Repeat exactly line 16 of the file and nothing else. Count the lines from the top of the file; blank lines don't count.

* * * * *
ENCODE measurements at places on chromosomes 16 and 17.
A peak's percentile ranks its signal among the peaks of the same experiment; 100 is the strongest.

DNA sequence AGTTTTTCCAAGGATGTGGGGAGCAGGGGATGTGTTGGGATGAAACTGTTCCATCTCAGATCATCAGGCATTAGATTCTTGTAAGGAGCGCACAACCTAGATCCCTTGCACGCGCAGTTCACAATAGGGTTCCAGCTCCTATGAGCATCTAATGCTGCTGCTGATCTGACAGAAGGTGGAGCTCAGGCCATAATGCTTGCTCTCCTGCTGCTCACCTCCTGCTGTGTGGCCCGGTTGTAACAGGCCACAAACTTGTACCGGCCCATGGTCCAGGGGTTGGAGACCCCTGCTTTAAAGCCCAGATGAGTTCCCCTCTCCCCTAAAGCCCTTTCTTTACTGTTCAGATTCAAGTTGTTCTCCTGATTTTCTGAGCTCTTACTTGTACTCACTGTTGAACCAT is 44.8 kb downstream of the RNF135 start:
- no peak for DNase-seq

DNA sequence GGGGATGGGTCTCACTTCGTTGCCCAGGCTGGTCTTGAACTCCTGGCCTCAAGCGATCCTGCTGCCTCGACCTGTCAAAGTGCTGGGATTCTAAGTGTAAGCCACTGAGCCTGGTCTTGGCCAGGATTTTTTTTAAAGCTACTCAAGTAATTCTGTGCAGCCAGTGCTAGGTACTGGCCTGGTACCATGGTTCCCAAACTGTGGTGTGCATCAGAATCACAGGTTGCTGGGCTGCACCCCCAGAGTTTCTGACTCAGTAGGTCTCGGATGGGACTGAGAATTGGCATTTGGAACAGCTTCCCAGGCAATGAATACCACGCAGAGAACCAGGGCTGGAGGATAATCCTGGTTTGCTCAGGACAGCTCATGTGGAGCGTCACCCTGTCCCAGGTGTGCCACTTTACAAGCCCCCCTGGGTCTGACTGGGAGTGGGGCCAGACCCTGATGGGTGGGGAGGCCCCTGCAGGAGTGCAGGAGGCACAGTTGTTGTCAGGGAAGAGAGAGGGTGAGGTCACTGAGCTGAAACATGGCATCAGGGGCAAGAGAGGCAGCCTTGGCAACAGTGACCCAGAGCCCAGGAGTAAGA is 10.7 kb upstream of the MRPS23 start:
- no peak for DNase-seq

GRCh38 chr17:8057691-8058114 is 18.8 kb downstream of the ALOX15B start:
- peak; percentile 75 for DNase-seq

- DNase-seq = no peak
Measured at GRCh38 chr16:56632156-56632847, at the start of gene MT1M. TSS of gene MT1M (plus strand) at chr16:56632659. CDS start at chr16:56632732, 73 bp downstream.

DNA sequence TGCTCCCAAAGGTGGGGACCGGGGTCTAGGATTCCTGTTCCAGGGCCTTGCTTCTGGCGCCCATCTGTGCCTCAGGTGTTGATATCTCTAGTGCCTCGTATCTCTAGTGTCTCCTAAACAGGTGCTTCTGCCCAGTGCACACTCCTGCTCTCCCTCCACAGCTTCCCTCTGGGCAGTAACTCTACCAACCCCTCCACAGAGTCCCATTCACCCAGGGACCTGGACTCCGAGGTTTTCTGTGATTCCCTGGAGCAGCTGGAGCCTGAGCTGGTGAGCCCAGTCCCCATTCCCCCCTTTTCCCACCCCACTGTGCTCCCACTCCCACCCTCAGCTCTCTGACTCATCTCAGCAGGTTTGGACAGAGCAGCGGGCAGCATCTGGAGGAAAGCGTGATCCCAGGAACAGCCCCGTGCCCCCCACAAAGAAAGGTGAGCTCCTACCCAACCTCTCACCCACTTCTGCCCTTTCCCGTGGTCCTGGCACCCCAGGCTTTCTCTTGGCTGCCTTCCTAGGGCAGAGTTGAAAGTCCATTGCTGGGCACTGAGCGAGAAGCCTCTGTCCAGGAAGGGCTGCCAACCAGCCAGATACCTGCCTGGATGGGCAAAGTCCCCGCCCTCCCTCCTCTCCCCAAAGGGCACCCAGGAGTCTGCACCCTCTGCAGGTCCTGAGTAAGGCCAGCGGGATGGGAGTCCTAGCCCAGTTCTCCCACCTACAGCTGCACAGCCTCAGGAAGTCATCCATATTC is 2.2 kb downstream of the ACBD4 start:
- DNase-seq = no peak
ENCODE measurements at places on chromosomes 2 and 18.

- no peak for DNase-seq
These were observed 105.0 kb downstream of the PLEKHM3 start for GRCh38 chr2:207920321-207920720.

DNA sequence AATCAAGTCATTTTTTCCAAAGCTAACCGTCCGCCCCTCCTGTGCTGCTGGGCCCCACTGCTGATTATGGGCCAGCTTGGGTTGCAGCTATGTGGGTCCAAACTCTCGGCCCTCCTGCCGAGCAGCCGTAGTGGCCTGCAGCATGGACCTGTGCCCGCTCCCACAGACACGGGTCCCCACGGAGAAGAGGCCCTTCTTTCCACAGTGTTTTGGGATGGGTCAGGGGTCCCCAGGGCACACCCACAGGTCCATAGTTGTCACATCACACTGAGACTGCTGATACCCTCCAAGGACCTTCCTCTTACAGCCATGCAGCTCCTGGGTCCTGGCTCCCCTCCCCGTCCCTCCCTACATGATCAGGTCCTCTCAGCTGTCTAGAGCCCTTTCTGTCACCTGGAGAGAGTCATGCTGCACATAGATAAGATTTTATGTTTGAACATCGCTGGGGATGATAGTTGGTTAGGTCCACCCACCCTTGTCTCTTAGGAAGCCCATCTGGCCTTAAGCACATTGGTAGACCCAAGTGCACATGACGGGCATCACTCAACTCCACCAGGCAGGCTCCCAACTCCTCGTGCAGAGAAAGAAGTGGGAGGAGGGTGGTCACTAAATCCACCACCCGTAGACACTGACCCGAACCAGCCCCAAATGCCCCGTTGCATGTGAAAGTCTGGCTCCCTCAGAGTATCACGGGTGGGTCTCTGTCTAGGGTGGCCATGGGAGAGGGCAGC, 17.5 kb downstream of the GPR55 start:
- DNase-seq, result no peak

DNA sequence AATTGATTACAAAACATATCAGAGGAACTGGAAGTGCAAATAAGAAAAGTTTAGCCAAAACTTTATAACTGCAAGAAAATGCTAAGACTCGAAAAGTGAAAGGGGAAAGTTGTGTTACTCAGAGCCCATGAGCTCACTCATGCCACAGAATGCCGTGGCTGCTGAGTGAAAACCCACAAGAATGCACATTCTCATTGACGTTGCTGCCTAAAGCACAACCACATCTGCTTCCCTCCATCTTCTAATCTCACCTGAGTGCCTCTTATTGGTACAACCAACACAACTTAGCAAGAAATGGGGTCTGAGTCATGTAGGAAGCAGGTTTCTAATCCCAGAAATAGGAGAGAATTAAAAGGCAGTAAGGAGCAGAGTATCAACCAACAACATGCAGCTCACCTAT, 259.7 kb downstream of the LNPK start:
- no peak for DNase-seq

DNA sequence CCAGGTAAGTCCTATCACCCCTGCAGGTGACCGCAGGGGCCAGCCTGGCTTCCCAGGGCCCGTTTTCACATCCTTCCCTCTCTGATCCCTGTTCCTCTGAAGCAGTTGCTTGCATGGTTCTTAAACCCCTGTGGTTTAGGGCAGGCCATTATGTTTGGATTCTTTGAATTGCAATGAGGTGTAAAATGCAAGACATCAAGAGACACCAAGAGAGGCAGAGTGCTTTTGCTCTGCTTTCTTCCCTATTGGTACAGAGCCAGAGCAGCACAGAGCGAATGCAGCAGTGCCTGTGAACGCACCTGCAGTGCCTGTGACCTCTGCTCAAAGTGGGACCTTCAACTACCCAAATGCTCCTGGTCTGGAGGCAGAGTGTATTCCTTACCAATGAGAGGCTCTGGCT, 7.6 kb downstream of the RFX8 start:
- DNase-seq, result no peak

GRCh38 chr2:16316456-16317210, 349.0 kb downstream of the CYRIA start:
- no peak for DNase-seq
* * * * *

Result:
DNA sequence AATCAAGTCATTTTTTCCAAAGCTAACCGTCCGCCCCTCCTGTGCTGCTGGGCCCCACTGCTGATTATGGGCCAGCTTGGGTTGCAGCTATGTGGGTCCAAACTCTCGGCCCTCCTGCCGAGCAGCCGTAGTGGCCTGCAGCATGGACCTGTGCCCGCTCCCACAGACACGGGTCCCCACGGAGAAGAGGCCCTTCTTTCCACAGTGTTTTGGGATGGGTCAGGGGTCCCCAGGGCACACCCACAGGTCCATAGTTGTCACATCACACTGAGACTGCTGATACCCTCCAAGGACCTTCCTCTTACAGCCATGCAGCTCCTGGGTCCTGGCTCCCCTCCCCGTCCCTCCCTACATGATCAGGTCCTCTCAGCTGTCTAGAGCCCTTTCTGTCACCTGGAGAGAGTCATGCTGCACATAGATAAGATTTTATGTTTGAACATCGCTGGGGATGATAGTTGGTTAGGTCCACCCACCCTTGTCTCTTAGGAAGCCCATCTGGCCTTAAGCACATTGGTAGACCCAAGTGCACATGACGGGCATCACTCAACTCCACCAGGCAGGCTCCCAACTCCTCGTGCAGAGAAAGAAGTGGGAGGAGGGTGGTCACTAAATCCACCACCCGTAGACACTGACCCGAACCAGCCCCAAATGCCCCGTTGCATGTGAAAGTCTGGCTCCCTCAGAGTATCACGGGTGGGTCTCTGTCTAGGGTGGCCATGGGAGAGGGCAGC, 17.5 kb downstream of the GPR55 start: